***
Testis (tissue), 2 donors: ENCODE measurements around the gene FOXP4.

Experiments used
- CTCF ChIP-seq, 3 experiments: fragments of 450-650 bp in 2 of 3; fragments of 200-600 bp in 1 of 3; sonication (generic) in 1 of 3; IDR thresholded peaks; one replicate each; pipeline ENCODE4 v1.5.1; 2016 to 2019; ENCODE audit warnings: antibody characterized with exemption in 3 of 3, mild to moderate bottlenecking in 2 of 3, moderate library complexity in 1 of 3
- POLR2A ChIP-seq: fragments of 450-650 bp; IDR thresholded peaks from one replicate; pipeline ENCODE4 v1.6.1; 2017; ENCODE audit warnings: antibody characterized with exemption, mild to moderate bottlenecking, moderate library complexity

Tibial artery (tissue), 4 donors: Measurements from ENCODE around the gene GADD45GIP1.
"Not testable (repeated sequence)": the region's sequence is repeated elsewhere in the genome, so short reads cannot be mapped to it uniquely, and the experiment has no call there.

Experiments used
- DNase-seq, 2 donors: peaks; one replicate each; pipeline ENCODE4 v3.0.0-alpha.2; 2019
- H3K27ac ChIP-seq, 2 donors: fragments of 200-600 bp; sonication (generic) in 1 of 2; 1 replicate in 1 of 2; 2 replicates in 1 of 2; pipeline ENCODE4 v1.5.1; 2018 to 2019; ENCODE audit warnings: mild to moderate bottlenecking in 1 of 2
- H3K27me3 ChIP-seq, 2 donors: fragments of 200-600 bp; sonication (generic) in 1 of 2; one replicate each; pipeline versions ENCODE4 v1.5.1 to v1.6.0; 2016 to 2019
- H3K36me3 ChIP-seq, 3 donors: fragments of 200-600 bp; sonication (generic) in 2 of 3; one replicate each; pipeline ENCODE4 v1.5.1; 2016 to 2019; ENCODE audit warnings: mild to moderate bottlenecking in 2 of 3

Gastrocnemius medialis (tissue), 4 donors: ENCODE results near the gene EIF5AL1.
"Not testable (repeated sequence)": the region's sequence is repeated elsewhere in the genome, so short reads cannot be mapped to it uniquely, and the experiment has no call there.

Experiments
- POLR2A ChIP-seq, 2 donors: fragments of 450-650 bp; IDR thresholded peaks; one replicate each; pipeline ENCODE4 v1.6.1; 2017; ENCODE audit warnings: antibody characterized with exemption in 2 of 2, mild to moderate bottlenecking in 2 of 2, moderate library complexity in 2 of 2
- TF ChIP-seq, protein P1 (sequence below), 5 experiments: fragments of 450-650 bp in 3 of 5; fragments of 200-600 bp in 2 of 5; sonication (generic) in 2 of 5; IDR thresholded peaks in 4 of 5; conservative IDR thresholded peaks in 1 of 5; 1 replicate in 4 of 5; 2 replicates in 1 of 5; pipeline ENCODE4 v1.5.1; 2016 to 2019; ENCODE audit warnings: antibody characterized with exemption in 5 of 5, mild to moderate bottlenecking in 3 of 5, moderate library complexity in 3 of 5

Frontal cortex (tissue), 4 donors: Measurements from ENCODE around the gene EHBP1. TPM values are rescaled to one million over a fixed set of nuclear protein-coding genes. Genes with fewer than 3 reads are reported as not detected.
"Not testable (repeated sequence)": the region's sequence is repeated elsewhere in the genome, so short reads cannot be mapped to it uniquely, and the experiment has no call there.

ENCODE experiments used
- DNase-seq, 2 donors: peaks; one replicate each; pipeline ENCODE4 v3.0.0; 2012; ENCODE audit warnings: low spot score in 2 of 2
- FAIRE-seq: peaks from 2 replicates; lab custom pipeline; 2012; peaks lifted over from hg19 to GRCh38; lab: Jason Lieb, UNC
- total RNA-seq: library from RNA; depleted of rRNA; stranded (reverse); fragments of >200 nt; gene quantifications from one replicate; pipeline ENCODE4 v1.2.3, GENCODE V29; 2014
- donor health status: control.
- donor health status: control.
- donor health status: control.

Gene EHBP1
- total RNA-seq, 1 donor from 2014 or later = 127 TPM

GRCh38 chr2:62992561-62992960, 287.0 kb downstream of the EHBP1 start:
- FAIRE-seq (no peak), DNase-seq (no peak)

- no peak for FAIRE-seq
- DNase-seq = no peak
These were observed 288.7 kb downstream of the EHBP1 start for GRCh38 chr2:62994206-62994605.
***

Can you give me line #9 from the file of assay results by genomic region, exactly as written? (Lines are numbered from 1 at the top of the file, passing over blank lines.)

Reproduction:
- H3K27ac ChIP-seq, 2 donors: fragments of 200-600 bp; sonication (generic) in 1 of 2; 1 replicate in 1 of 2; 2 replicates in 1 of 2; pipeline ENCODE4 v1.5.1; 2018 to 2019; ENCODE audit warnings: mild to moderate bottlenecking in 1 of 2